Commodities rout fails to slow urban explosion in Africa
Africa's biggest economies have been hammered by the collapse in commodity prices over the past 18 months but there are still investment bright spots to be found.
In cities such as Lagos, Nairobi, Accra, Kinshasa and Johannesburg, growth remains robust and investors are prospering in the retail, financial services, technology and construction sectors.
This means investors can now readjust their strategy for Africa. Instead of taking a view on the continent as a whole, or choosing one country over another, they can seize opportunities city by city.
Sub-Saharan Africa is urbanising faster than anywhere else in the world and city dwellers have more money to spend.
"In the current economic environment, investors want areas where success is proven, growth is strong and will remain strong. Big African cities give you that," said Jacob Kholi, a partner at Abraaj, a private equity firm with $9bn under management.
"It has become even more important to focus on these key cities than before," Kholi added.
Nairobi is the most attractive destination for foreign investment, according to a 2015 report by PricewaterhouseCoopers, followed by Accra, with Lagos and Johannesburg equal third.
Consumption per capita in Accra is 1.6 times greater than the average in Ghana, 2.3 times bigger in Lagos than the average in Nigeria, and 2.7 times larger in Nairobi than nationally in Kenya, Abraaj estimates.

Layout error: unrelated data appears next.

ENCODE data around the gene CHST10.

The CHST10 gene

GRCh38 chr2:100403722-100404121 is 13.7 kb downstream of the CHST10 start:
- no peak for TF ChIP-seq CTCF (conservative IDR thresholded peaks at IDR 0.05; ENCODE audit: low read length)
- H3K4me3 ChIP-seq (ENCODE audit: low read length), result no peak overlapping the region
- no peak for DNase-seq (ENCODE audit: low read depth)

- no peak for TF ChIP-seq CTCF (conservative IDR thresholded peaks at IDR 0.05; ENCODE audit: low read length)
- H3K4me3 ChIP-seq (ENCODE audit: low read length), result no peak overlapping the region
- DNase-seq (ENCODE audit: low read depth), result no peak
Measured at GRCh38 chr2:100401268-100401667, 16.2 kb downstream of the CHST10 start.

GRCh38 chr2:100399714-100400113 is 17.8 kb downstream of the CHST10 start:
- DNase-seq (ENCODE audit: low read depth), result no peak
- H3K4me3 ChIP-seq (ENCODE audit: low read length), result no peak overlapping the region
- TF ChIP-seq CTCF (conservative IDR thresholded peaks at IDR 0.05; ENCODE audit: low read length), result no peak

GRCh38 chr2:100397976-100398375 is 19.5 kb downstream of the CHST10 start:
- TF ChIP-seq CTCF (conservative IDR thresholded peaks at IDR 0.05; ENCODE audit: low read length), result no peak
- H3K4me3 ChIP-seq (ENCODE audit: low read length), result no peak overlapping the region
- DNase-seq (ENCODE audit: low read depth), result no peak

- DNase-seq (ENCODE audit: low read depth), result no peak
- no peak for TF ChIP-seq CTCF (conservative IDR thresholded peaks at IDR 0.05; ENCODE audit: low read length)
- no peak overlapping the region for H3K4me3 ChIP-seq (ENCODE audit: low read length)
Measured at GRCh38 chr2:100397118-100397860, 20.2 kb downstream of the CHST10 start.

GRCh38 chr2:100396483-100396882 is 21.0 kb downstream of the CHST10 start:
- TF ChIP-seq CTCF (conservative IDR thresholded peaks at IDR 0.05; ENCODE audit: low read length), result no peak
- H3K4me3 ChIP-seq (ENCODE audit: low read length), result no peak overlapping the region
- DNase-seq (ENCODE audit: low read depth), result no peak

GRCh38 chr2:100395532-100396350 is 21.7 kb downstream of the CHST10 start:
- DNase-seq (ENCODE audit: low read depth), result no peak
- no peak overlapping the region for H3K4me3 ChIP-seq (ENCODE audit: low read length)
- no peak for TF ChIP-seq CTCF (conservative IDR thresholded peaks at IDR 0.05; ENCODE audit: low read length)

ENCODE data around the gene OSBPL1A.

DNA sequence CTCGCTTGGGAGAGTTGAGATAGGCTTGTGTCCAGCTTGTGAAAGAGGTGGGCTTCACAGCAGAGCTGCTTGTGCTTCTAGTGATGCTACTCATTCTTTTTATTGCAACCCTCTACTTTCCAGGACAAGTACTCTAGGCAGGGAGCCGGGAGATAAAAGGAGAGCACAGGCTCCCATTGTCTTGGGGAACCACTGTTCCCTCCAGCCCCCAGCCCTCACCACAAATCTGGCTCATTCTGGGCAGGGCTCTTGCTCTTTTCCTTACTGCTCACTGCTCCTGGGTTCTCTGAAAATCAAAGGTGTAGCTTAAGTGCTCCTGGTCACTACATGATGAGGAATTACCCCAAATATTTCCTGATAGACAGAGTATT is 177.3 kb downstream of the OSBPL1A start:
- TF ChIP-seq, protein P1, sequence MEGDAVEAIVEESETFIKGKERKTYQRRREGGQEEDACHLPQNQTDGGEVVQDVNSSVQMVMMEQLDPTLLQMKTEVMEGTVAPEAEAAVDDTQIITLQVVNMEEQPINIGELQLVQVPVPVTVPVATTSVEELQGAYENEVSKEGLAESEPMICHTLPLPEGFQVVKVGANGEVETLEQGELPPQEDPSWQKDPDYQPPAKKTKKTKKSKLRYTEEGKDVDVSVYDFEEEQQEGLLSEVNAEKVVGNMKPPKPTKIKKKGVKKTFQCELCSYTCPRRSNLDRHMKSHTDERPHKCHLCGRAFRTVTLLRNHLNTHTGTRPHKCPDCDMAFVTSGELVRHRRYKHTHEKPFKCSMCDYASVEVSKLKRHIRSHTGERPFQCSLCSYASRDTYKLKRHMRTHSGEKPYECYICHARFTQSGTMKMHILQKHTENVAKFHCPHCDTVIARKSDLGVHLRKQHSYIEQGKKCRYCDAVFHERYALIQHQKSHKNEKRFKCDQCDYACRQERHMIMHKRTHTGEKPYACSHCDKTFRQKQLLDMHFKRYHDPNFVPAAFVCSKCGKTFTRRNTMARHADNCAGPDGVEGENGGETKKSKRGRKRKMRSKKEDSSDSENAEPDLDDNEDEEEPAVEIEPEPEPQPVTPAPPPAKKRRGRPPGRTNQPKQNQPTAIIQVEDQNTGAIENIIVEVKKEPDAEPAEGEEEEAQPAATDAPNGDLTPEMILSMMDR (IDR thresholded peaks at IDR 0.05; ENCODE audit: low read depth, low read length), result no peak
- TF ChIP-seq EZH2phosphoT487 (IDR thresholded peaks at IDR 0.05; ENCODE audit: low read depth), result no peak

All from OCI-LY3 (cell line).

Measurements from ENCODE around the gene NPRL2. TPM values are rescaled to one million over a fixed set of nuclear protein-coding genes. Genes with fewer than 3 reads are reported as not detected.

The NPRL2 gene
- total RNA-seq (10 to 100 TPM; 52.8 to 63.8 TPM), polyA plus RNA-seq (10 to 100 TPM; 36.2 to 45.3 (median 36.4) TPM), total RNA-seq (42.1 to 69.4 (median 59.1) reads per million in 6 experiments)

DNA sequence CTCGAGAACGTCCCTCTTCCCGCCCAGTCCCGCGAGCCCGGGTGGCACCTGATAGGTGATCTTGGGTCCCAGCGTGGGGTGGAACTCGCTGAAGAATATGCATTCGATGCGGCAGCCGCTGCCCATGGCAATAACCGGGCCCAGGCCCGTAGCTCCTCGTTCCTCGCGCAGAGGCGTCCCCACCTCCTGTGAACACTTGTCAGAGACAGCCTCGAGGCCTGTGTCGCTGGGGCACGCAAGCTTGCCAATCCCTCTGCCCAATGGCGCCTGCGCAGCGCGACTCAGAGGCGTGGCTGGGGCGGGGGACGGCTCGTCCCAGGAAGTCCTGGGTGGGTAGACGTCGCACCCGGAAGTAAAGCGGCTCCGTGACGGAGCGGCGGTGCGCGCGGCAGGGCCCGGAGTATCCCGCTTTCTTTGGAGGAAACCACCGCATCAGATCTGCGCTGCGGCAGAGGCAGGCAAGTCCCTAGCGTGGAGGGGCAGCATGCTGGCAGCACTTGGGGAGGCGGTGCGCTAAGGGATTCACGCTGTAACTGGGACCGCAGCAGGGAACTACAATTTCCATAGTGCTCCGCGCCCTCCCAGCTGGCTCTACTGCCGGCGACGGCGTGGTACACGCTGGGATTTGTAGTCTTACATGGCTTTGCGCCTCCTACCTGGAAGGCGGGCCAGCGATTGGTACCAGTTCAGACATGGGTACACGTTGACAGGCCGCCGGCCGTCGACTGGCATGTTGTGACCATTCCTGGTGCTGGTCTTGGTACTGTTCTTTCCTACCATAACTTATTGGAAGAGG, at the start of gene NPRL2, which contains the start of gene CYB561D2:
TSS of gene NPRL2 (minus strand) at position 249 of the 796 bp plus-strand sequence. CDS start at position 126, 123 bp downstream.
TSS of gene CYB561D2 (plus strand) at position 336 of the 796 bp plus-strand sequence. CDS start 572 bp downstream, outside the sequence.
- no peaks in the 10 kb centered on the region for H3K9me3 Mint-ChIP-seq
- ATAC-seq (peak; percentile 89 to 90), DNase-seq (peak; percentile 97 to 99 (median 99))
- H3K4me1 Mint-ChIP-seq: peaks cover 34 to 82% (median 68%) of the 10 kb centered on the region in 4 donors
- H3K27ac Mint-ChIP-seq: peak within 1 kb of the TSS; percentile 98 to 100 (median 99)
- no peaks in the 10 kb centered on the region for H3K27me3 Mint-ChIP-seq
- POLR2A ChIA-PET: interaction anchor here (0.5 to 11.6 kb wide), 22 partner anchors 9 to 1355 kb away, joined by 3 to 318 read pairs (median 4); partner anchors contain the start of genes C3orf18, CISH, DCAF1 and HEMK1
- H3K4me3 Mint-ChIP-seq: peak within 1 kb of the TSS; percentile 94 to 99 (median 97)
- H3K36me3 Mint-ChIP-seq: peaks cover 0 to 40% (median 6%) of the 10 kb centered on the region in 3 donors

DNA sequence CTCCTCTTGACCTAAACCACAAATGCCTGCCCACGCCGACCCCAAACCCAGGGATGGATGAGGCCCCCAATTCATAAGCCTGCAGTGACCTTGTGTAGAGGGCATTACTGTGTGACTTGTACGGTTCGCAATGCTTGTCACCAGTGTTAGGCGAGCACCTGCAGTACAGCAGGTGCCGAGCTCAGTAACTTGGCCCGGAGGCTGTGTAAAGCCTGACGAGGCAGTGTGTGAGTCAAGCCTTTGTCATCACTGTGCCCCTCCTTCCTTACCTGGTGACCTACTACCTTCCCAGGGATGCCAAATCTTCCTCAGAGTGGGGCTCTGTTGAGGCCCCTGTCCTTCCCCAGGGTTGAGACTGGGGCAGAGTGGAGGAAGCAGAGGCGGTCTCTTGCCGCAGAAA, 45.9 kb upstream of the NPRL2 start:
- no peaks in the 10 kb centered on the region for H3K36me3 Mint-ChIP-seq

Lagos, one of the world's fastest growing cities and with a population of 20 million, expects economic growth of 7pc this year, twice the pace of the country as a whole.
Even South Africa, which is grappling with youth unemployment of over 40pc and could slip into recession this year, has areas where industry is booming.
"Looking around here, you wouldn't know things were so bad," construction worker Sifiso Zwane told Reuters in Johannesburg's wealthy Sandton business district. "Rich people will always find a way to make more money," said Zwane, with cranes filling the skyline behind him and billboards advertising new retailers like Krispy Kreme doughnuts and H&M.
This year, Kenya is set to unveil the Two River malls in Nairobi, the continent's largest shopping centre outside South Africa, with brands like Porsche, Hugo Boss and France's Carrefour already booking space.
"The economy still has opportunities," said Gabriel Modest, a jeweller who says demand for the gold necklaces and bracelets he sells remains strong. "Sometimes you have to treat yourself," he added, ordering a bowl of muesli and yoghurt at an upmarket Nairobi coffee shop.
In Lagos, plans are in place to develop the multi-billion euro Eko Atlantic city, a Dubai-style gated community that will boast chrome skyscrapers, business parks, palm trees and a marina. By 2025, Mckinsey estimates that more than 80 cities in sub-Saharan Africa will have populations of over one million, accounting for 58pc of the region's growth.
This rapid urbanisation means Africa's big cities will need more roads, hospitals and power stations, while growing numbers of new inhabitants will be buying consumer goods like instant noodles, washing powder and mobile phone cards. (Reuters)